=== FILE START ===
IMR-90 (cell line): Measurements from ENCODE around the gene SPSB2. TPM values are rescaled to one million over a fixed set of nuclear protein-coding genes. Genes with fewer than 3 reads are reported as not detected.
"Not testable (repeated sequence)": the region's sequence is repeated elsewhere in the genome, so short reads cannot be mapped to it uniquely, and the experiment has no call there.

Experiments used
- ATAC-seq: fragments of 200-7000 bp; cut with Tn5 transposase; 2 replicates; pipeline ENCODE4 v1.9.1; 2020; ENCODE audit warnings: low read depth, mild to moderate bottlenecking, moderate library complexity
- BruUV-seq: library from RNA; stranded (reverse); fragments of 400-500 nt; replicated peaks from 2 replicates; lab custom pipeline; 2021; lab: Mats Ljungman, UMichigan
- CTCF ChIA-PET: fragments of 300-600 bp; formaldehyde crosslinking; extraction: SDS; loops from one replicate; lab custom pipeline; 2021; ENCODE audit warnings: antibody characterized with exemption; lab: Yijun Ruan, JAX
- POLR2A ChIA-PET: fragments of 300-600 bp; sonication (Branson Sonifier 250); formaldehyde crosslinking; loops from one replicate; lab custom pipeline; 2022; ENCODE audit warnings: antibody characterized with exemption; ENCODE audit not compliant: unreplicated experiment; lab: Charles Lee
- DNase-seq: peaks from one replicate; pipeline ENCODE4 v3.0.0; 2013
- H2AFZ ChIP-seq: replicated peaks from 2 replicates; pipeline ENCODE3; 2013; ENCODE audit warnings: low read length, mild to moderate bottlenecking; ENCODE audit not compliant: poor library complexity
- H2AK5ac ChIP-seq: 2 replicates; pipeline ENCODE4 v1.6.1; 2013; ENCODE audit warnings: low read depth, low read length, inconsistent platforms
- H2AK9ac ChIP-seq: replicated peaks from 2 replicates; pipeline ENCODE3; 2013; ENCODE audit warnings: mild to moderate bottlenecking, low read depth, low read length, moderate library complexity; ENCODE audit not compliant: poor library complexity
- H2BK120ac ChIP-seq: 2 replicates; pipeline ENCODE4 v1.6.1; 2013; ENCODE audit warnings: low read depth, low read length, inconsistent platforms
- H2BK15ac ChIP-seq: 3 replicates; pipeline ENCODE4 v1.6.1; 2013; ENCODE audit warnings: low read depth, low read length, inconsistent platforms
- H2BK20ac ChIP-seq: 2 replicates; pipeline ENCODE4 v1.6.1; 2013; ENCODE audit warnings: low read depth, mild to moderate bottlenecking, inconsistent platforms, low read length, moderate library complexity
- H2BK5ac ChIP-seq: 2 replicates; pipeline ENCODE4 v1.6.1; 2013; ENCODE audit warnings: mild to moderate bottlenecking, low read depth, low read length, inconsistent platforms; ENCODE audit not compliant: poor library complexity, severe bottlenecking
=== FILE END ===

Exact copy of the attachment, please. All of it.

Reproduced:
IMR-90 (cell line): Measurements from ENCODE around the gene SPSB2. TPM values are rescaled to one million over a fixed set of nuclear protein-coding genes. Genes with fewer than 3 reads are reported as not detected.
"Not testable (repeated sequence)": the region's sequence is repeated elsewhere in the genome, so short reads cannot be mapped to it uniquely, and the experiment has no call there.

Experiments used
- ATAC-seq: fragments of 200-7000 bp; cut with Tn5 transposase; 2 replicates; pipeline ENCODE4 v1.9.1; 2020; ENCODE audit warnings: low read depth, mild to moderate bottlenecking, moderate library complexity
- BruUV-seq: library from RNA; stranded (reverse); fragments of 400-500 nt; replicated peaks from 2 replicates; lab custom pipeline; 2021; lab: Mats Ljungman, UMichigan
- CTCF ChIA-PET: fragments of 300-600 bp; formaldehyde crosslinking; extraction: SDS; loops from one replicate; lab custom pipeline; 2021; ENCODE audit warnings: antibody characterized with exemption; lab: Yijun Ruan, JAX
- POLR2A ChIA-PET: fragments of 300-600 bp; sonication (Branson Sonifier 250); formaldehyde crosslinking; loops from one replicate; lab custom pipeline; 2022; ENCODE audit warnings: antibody characterized with exemption; ENCODE audit not compliant: unreplicated experiment; lab: Charles Lee
- DNase-seq: peaks from one replicate; pipeline ENCODE4 v3.0.0; 2013
- H2AFZ ChIP-seq: replicated peaks from 2 replicates; pipeline ENCODE3; 2013; ENCODE audit warnings: low read length, mild to moderate bottlenecking; ENCODE audit not compliant: poor library complexity
- H2AK5ac ChIP-seq: 2 replicates; pipeline ENCODE4 v1.6.1; 2013; ENCODE audit warnings: low read depth, low read length, inconsistent platforms
- H2AK9ac ChIP-seq: replicated peaks from 2 replicates; pipeline ENCODE3; 2013; ENCODE audit warnings: mild to moderate bottlenecking, low read depth, low read length, moderate library complexity; ENCODE audit not compliant: poor library complexity
- H2BK120ac ChIP-seq: 2 replicates; pipeline ENCODE4 v1.6.1; 2013; ENCODE audit warnings: low read depth, low read length, inconsistent platforms
- H2BK15ac ChIP-seq: 3 replicates; pipeline ENCODE4 v1.6.1; 2013; ENCODE audit warnings: low read depth, low read length, inconsistent platforms
- H2BK20ac ChIP-seq: 2 replicates; pipeline ENCODE4 v1.6.1; 2013; ENCODE audit warnings: low read depth, mild to moderate bottlenecking, inconsistent platforms, low read length, moderate library complexity
- H2BK5ac ChIP-seq: 2 replicates; pipeline ENCODE4 v1.6.1; 2013; ENCODE audit warnings: mild to moderate bottlenecking, low read depth, low read length, inconsistent platforms; ENCODE audit not compliant: poor library complexity, severe bottlenecking